Suggested reading:

Yeomans FE, Clarkin JF, Kernberg OF. Transference-focused Psychotherapy for Borderline Personality Disorder. A Clinical Guide. Focusing on Object Relations. Washington, DC: American Psychiatric Publishing 2015.


Therapeutic Assessment in Clients with Personality Disorders 

Hilde De Saeger & Jan Henk Kamphuis

Overcoming (understandable) Epistemic Hypervigilance (Fonagy, Luyten, Allison, 2015) is a particularly salient concern in working with clients with personality pathology. Therapeutic Assessment (TA), a semi-structured model of clinical assessment (Finn, 1996, 2007), is both philosophically as well as procedurally well-suited to overcome such motivational challenges (Kamphuis & Finn, 2018). TA distinguishes itself from traditional assessment methods by prioritizing collaborative exploration, maintaining a “not knowing” attitude, and consistently striving to understand the client. The assessor’s attitude emphasizes curiosity, humility, and empathy, fostering self-efficacy, epistemic trust, and facilitating self-discovery and validation in clients. Evidence suggests that TA (De Saeger et al. 2014; Aschierri et al., 2022) can be an effective intervention, and is specifically tested in clients with personality pathology. More specifically, it has demonstrated a robust ability to prepare, motivate, and inspire patients for therapy, co-constructing focus and goals for treatment. In the context of treatment-resistant personality pathology, we belief this is of crucial treatment utility (Kamphuis, Noordhof & Hopwood, 2021). The present workshop aims to explore the foundational principles of the TA model and illustrate the semi-structured approach flow in the context of a case-analysis.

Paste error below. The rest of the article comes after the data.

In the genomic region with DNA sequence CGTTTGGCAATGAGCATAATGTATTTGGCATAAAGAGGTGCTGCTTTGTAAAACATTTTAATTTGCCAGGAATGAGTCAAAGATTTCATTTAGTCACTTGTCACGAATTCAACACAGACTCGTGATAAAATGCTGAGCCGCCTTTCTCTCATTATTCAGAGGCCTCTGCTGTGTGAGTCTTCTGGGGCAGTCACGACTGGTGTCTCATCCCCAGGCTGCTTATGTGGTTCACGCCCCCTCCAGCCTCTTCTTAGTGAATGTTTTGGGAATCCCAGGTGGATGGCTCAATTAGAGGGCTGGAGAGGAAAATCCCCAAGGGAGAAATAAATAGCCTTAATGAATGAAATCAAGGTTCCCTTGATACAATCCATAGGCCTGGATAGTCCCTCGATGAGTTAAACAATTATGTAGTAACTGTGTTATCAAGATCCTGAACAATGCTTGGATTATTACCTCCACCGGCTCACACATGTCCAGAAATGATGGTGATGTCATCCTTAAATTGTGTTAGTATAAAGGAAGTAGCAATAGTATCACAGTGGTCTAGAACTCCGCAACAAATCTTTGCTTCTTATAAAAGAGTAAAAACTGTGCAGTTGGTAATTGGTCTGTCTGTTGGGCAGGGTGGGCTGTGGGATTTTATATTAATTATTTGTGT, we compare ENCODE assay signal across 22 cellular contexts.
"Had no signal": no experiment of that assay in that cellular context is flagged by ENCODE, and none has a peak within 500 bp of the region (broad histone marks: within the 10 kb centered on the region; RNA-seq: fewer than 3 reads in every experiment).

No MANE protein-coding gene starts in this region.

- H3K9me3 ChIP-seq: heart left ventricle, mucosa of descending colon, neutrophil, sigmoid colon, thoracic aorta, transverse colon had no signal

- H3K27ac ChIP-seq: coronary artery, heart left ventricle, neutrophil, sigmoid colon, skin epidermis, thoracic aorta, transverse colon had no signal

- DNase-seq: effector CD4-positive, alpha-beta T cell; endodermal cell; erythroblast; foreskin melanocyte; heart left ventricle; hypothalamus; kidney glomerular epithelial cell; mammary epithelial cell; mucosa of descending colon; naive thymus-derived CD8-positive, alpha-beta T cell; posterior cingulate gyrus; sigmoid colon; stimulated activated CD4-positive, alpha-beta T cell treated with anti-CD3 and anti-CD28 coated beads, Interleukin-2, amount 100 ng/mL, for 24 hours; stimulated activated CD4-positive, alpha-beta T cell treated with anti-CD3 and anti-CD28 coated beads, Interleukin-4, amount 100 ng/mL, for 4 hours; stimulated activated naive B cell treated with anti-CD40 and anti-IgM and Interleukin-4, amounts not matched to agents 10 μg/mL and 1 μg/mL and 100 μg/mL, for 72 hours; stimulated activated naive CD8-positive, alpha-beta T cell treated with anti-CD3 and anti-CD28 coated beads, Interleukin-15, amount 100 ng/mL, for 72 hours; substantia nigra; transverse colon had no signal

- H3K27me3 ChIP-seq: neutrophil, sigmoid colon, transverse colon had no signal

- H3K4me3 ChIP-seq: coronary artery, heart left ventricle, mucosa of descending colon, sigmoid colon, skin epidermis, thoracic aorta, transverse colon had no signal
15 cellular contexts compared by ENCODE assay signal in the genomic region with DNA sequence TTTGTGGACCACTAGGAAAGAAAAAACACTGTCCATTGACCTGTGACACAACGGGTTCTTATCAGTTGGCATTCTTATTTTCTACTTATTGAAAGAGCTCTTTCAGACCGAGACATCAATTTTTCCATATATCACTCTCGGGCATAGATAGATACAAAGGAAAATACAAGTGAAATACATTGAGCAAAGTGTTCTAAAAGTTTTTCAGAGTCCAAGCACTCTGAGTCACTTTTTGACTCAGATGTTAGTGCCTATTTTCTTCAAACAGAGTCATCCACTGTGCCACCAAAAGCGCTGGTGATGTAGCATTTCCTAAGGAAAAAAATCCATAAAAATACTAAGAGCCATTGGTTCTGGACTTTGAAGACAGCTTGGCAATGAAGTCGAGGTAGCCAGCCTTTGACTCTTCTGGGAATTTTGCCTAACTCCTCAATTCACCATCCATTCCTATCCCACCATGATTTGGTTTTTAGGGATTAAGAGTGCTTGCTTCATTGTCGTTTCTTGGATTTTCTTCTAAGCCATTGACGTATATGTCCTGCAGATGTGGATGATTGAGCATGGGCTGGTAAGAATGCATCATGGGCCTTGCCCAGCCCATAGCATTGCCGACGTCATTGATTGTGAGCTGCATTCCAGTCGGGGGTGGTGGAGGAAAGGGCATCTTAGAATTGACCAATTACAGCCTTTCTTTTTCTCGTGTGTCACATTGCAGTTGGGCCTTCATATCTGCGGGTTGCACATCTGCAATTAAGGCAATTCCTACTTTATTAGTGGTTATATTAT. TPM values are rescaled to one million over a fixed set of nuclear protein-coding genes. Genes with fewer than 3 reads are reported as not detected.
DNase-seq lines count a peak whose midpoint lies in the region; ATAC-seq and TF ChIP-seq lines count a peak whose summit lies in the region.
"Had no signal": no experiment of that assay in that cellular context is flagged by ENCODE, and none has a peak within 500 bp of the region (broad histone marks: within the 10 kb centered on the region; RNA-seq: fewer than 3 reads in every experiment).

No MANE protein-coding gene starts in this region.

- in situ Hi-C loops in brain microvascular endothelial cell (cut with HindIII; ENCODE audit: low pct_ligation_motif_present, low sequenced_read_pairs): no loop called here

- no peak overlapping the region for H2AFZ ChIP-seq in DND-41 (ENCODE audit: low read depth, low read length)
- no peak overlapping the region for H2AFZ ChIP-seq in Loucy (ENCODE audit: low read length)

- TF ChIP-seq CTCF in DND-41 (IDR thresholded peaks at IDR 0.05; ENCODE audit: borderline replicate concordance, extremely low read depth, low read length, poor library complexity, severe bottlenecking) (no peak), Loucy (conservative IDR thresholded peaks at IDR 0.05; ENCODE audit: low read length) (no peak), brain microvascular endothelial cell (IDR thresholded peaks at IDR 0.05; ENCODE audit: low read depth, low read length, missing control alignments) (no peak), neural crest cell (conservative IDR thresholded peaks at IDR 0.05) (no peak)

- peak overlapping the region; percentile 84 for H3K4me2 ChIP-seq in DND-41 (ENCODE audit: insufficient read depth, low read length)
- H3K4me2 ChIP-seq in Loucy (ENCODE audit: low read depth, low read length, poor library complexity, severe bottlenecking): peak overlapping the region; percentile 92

Levels of Emotional Awareness: Clinical and Research Applications

Richard D. Lane, M.D., Ph.D.

The alternative model of personality disorders requires impairments in self and interpersonal functioning. Limitations in emotional awareness may be central to both. Training can improve emotional awareness, and the cognitive-developmental theory that explains the skill and the scale that measures it (Levels of Emotional Awareness Scale [LEAS]) may be useful in guiding as well as tracking progress in psychotherapy for personality disorders.